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House Democratic leader Nancy Pelosi vowed this week to demand President Trump's tax returns if Democrats win control of the House of Representatives next month.
Pelosi, seeking to regain her gavel as House speaker after elections in November, told The San Francisco Chronicle editorial board that the move "is one of the first things we'd do — that's the easiest thing in the world. That's nothing."
Trump, unlike other presidents in recent decades, has refused to make his returns public. He also has refused to divest himself of businesses and investments that could pose domestic or international conflicts of interest. For example, the Trump International Hotel, located just blocks from the White House, regularly hosts events with foreign diplomats, interest groups and industry associations.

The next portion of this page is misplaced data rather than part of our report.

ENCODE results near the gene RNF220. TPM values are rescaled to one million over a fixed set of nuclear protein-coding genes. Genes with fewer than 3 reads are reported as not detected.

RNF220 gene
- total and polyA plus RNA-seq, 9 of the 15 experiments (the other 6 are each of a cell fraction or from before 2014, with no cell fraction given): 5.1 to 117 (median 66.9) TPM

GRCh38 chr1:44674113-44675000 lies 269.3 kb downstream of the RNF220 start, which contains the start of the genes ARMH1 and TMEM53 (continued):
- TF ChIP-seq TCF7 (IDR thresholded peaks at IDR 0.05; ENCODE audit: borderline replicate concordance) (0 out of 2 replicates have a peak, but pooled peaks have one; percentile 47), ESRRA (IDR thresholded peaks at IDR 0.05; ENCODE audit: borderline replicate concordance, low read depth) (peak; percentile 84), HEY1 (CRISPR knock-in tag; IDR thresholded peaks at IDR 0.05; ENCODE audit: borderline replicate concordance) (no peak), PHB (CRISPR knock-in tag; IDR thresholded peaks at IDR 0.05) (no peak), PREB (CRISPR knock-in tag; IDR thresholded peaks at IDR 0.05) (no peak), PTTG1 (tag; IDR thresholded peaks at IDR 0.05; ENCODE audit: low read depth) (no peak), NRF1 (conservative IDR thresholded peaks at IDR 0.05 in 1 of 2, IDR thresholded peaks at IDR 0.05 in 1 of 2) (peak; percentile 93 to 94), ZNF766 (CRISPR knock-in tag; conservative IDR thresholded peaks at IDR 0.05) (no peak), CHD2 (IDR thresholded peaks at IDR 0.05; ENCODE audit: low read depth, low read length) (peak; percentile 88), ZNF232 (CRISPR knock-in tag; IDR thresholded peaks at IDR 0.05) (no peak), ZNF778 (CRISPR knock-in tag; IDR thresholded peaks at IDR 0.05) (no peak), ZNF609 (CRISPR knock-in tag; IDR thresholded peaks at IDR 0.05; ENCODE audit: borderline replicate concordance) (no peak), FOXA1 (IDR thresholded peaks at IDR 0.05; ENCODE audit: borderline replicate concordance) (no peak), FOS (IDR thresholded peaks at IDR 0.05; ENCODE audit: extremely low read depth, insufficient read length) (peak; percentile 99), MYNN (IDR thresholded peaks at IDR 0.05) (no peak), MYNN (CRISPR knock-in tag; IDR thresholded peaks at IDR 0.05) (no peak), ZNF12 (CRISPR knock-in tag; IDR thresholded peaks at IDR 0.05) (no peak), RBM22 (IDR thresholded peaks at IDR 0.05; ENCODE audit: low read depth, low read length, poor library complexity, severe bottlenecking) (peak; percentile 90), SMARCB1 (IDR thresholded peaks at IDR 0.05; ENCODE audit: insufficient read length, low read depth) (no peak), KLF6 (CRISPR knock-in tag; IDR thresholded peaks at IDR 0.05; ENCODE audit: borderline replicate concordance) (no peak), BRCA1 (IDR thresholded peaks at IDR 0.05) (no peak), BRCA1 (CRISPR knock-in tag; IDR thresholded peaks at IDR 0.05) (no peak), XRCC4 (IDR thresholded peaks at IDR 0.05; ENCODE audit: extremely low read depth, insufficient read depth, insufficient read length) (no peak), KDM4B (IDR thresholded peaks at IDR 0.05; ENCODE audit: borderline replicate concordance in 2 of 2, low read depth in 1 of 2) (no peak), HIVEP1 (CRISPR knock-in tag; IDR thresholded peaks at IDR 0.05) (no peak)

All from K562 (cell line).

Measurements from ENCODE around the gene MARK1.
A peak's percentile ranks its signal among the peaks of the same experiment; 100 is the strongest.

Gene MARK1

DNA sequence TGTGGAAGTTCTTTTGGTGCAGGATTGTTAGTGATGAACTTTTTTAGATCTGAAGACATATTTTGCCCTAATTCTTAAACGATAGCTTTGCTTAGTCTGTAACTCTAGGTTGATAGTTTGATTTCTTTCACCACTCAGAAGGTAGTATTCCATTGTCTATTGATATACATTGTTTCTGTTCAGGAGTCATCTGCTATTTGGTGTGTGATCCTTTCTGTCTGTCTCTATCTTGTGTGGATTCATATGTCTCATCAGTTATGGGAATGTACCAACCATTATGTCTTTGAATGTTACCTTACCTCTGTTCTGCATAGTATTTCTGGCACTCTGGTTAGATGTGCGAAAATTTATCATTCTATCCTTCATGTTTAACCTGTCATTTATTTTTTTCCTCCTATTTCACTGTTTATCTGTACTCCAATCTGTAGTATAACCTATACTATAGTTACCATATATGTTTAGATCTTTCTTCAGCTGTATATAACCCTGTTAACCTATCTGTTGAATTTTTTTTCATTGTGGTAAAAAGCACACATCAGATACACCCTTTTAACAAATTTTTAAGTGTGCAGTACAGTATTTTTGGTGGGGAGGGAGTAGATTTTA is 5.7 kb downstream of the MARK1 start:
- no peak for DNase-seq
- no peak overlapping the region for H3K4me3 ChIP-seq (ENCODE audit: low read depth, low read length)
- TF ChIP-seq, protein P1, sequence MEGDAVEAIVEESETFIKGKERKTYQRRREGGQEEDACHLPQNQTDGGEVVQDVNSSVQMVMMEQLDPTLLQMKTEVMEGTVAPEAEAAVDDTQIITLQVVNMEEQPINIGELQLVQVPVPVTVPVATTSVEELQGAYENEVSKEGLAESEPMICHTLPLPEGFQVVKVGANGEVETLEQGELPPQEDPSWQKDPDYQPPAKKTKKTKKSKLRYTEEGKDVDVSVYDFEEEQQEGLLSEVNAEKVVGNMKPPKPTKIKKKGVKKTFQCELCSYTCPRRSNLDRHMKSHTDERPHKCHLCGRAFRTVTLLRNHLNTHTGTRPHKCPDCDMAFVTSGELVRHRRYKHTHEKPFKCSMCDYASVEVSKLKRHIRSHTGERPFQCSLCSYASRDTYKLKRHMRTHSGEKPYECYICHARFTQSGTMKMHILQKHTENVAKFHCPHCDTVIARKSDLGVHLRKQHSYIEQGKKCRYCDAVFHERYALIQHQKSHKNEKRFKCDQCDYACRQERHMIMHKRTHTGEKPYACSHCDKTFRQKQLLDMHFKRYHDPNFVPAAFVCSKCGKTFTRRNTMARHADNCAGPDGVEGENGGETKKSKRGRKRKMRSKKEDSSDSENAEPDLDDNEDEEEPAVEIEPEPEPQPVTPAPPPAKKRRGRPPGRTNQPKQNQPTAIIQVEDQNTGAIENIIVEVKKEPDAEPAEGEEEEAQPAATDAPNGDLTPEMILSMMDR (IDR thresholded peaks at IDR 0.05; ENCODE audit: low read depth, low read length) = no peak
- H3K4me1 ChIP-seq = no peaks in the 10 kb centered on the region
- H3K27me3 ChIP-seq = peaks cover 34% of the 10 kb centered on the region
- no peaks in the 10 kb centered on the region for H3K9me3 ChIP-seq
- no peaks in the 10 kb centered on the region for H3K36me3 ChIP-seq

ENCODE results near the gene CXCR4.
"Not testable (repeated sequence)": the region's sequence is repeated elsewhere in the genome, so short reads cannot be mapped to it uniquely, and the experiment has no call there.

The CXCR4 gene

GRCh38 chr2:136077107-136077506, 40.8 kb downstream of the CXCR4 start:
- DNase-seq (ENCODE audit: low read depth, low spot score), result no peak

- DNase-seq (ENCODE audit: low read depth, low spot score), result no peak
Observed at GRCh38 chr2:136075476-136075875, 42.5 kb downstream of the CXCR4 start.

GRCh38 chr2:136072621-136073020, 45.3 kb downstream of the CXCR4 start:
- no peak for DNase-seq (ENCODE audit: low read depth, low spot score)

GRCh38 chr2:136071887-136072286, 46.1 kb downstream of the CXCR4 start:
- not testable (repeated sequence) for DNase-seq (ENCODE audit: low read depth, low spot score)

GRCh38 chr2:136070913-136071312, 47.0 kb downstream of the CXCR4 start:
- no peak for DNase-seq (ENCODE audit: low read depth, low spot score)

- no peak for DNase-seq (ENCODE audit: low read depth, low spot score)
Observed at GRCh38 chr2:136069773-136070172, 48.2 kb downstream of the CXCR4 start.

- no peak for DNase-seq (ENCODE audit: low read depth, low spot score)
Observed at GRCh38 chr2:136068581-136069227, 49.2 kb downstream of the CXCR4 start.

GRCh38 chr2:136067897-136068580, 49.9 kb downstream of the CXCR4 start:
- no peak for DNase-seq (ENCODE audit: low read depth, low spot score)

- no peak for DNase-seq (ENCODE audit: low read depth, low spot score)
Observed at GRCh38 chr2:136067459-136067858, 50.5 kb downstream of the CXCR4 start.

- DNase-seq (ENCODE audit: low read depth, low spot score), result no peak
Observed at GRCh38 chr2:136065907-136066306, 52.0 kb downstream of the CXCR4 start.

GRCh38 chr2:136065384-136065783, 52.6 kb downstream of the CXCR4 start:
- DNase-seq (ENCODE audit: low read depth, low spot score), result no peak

By law, taxpayer information is supposed to remain confidential. But as University of Virginia law professor George Yin, author of a 2017 article on the law, told NPR, Congress didn't like being dependent on the executive branch to provide tax records.
When the "committee access" provision, as it's known, became law in 1924, Congress had been dealing with taxpayers' information in the Teapot Dome scandal afflicting the Harding administration and in a controversy involving former Treasury Secretary Andrew Mellon. Like Trump, he had served in government while refusing to avoid conflicts of interest by letting go of his holdings.
The committee access provision has rarely been invoked, but here's how it would work: